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October 2, 2012--------News Archive Return to: News Alerts


Mouse embryonic stem cells (blue, green) lose DNA methylation
(red) in the absence of UHRF1.

Credit: Strahl Lab, UNC School of Medicine

WHO Child Growth Charts

       

Scientists Find Missing Link Between Players in the Epigenetic Code

Research has established the first link between the two most fundamental epigenetic tags — histone modification and DNA methylation — in humans


Over the last two decades, scientists have come
to understand that the genetic code held within DNA
represents only part of the blueprint of life.

The rest of that blueprint comes from specific patterns
of chemical tags that overlay the DNA structure,
determining how tightly the DNA is packaged and how
accessible certain genes are to be switched on or off.


As researchers have uncovered more and more of these "epigenetic" tags, they have begun to wonder how they are all connected. Now, research from the University of North Carolina School of Medicine has established the first link between the two most fundamental epigenetic tags – histone modification and DNA methylation – in humans.


The study implicates a protein called UHRF1
in the maintenance of these epigenetic tags.

Because the protein has been found to be defective
in cancer, the finding could help scientists understand
not only how microscopic chemical changes can
ultimately affect the epigenetic landscape,
but also give clues to the underlying
causes of disease and cancer.


The study was published Sept. 30, 2012 by the journal Nature Structural & Molecular Biology.

"There's always been the suspicion that regions marked by DNA methylation might be connected to other epigenetic tags like histone modifications, and that has even been shown to be true in model organisms like fungus and plants," said senior study author Brian Strahl, PhD, associate professor of biochemistry and biophysics in the UNC School of Medicine and a member of UNC Lineberger Comprehensive Cancer Center. "But no one has been able to make that leap in human cells. It's been controversial in terms of whether or not there's really a connection. We have shown there is."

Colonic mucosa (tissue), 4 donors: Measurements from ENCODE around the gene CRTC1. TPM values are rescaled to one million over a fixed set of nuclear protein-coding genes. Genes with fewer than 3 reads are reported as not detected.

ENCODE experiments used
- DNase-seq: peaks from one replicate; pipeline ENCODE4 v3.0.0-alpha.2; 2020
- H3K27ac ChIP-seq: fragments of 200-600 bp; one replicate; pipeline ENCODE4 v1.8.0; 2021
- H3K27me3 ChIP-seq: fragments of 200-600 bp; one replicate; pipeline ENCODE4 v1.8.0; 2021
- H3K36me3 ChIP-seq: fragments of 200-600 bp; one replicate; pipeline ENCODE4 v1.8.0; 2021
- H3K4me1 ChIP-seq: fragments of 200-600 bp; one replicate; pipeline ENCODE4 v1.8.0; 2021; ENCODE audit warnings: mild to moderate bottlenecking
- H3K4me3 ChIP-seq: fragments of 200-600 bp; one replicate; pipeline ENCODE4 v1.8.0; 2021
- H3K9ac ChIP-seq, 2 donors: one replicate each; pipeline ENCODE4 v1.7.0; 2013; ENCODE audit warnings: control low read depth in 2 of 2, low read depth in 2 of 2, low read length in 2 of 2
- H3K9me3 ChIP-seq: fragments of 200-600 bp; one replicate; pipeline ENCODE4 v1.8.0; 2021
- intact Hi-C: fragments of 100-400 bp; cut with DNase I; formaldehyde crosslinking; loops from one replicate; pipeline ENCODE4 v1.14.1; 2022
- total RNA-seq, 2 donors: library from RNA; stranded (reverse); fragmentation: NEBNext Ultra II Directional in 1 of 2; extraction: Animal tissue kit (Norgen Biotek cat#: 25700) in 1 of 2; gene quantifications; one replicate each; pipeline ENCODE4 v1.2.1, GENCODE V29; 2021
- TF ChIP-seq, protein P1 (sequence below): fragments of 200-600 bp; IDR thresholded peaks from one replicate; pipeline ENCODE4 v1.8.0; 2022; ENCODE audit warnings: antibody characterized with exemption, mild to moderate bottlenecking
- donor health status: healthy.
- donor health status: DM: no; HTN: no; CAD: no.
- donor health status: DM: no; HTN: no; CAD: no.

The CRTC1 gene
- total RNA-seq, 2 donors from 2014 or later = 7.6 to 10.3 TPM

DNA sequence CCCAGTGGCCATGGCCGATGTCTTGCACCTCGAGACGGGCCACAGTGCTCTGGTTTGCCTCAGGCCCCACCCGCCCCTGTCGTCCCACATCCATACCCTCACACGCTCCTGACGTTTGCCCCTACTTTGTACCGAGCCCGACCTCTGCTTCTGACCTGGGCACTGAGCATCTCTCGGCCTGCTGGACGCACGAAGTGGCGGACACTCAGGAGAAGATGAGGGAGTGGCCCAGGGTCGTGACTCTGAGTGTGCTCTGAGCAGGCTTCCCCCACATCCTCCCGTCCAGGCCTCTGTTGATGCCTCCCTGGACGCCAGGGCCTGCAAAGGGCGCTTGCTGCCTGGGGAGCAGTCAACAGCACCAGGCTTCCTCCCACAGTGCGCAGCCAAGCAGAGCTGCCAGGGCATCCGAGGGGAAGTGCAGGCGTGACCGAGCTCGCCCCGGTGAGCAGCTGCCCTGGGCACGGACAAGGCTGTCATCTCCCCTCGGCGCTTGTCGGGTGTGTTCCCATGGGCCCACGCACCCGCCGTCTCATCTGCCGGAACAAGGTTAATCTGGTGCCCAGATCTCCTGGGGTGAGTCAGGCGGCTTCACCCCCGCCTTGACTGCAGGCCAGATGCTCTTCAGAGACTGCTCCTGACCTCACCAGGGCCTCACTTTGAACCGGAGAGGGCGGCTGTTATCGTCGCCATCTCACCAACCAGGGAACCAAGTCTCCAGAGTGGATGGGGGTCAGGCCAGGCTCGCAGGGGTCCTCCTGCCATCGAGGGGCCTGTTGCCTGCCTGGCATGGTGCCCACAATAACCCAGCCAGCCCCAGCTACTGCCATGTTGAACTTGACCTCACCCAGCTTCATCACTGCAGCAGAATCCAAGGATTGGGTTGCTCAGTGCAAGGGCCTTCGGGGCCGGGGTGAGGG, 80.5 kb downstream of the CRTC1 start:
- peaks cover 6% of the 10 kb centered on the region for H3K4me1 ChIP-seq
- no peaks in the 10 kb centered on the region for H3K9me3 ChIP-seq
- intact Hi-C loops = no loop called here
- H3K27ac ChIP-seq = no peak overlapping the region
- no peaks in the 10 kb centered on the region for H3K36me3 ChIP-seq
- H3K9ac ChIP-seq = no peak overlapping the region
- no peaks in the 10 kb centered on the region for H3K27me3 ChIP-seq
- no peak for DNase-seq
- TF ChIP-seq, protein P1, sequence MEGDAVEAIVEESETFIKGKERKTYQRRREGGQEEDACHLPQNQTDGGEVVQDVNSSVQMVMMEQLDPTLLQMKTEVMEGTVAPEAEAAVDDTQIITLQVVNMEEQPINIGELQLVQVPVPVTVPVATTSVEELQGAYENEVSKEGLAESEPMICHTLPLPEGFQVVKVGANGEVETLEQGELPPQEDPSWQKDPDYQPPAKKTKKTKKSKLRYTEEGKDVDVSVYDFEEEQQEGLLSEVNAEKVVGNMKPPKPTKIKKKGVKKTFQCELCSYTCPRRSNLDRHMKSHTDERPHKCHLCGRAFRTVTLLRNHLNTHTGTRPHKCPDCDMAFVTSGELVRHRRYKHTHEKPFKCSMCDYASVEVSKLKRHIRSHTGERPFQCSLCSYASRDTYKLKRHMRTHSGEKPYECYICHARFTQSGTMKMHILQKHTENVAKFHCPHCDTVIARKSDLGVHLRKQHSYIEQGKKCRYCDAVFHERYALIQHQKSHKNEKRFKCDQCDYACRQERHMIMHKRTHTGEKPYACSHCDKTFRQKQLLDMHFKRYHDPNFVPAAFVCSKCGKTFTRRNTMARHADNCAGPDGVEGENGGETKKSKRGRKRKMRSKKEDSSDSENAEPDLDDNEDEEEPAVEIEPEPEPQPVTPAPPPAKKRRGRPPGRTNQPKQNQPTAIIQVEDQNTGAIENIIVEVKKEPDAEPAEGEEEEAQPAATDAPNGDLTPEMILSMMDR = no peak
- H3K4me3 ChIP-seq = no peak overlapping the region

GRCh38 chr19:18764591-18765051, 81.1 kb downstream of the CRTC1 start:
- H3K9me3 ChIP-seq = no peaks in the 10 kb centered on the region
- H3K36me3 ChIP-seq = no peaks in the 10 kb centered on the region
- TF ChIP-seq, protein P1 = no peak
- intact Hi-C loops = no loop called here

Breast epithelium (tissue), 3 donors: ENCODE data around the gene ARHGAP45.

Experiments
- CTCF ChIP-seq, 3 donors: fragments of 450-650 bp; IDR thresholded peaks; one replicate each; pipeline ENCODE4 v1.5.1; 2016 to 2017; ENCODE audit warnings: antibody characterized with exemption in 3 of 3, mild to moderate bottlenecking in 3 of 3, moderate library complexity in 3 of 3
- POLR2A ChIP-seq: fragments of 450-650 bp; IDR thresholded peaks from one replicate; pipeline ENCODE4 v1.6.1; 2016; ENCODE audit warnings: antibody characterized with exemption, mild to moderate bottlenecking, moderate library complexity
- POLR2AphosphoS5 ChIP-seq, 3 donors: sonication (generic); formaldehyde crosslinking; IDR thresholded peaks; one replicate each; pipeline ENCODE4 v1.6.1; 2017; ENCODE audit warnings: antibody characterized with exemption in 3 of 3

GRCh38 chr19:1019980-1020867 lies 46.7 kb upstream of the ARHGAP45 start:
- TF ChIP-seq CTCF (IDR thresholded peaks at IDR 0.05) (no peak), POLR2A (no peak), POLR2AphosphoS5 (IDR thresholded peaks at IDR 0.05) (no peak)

Strahl, along with his postdoctoral fellow Scott Rothbart, honed in on this discovery by using a highly sophisticated technique developed in his lab known as next generation peptide arrays. First the Strahl lab generated specific types of histone modifications and dotted them on tiny glass slides called "arrays." They then used these "arrays" to see how histone modifications affected the docking of different proteins. One protein – UHRF1 – stood out because it bound a specific histone modification (lysine 9 methylation on histone H3) in cases where others could not.

Strahl and his colleagues focused the rest of their experiments on understanding the role of UHRF1 binding to this histone modification.


They found that while other proteins that dock
on this epigenetic tag are ejected during
the mitosis phase of the cell cycle,
UHRF1 sticks around.

Importantly, UHRF1's association with histones
throughout the cell cycle appears to be critical
to maintaining another epigenetic tag
called DNA methylation.

This result was surprising because researchers
had previously believed that the maintenance
of DNA methylation occurred exclusively
during a single step of the cell cycle
called DNA replication.


Strahl: "This role of UHRF1 outside of DNA replication is certainly unexpected, but I think it is just another way of making sure we don't lose information about our epigenetic landscape."

The research was funded by the National Institutes of Health and the North Carolina Biotechnology Center.

Study co-authors from UNC were Scott B. Rothbart, PhD, a postdoc in Strahl's lab at UNC; Krzysztof Krajewski, PhD, research assistant professor; and Jorge Y. Martinez, a former student in Strahl's lab.

Original article: http://www.eurekalert.org/pub_releases/2012-09/uonc-sfm092812.php